Imbolc/ St. Brigid’s Day/ Lá ‘le Bhríde

Here we are on the 1st February, Imbolc, if you’re using the calendar dates, Lá ‘le Bhríde, or Lá Fhéile Bhríde in Irish, St. Brigid’s Day for Catholics (and possibly other Christians?) Every year on 31st January, I get questions from people panicking about the minute details of how to do things properly in preparation for Imbolc/ Lá ‘le Bhríde so I’m going to answer them here. I’ve written before about my own practices on this day, so you can check them out here and here.

Why do we do a 4-armed cross, isn’t that Christian?

Well, yes, the 4-armed cross is Christian, so why would we be using it in a pagan Imbolc celebration? Fair questions. But the cross woven of rushes or straw comes from a story about the saint, where she converted a chieftain on his deathbed and wove a cross quickly from the rushes on the floor so he could die under the sign of the cross. And of course, in Ireland, any magic is a syncretic blend of Christian and pagan, we just don’t have the clear separation there is in other places. (I mean, Brigid herself is a great example of this!) There are other styles (see pic below from T. G. F. Paterson’s collection, shown in Harvet Home: The Last Sheaf, 1975), some of which use wood as well as more pliable materials.

PIcture from the book Harvest Home: The Last Sheaf (1975) showing a range of Brigid's crosses, lozenge shaped, the Connacht cross, 3 and 4 armed versions and more intricate versions.

Picture of crosses collected by T. G. F. Paterson, shown in Harvet Home: The Last Sheaf, 1975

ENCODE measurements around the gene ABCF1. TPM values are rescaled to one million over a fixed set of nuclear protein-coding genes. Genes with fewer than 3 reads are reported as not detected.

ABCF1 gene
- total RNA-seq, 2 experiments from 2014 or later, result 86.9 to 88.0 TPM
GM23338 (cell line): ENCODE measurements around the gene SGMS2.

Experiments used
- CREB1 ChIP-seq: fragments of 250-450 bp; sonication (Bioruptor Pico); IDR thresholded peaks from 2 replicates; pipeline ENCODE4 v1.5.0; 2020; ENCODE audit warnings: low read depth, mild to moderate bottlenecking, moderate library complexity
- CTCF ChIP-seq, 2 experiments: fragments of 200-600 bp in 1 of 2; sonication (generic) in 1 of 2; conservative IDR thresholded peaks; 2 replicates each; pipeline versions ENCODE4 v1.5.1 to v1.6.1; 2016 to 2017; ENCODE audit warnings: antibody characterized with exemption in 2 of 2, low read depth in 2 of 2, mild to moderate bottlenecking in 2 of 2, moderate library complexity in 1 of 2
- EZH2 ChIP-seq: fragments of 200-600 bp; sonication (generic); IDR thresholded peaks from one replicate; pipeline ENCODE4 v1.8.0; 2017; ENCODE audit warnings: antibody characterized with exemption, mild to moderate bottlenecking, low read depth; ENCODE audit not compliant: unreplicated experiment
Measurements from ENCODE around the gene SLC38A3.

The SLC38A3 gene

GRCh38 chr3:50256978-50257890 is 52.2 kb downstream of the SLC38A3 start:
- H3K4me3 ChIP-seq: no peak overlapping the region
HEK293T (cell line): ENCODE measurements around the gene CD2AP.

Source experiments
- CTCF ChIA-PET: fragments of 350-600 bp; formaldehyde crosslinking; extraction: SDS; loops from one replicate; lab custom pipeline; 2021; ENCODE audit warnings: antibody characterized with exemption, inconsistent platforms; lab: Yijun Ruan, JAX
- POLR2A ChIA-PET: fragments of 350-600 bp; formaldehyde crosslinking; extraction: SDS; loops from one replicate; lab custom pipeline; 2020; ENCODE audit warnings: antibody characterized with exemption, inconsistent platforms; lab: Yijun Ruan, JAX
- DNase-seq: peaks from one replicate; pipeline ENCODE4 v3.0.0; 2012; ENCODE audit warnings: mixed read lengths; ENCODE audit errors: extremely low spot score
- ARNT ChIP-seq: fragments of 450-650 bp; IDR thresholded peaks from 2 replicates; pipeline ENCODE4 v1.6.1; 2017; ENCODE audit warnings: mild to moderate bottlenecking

So, across the country there are options to look at – I’ve also seen a five-armed cross, although aside from the weaving challenge, I’m not sure of the connection of 5 to Brigid. The 3 armed version I can see for the Smith, Healer and Poet… But this brings us to the next question:

What materials do I make my Brigid’s cross from?

There are many places in the world where either straw or rushes aren’t readily available. People worry that there is an inherent magical or spiritual property in using these materials. I don’t think so. I think my ancestors used straw or rushes because they were free, readily available and suitable for the purpose, especially at this time of year. Ireland around Imbolc/ Lá ‘le Bhríde/ St. Brigid’s Day is wet. Very wet. So if you live somewhere where you’re buried under 6 feet of snow right now, then maybe don’t go rooting for materials under all that.

Ideally, in my opinion, use natural materials that you can fold in two. Grasses are usually good, some herbs can work, leaves… If you can’t find natural materials, maybe because of the aforementioned 6 feet of snow or because you’re in an urban environment, then use something as close to natural as you can. Wool, paper, card… If it can fold in 2, you can make a Brigid’s cross out of it.

What do I do with last year’s cross?

Traditionally, people would leave last year’s cross either in place in the rafters, so you’d have years worth of crosses up in the thatch, or else they would burn it. Not everyone can burn things though, so burial would also work. If you can’t burn it and the ground is too hard at Imbolc/ Lá ‘le Bhríde/ St. Brigid’s Day for digging, composting is the next thing to try.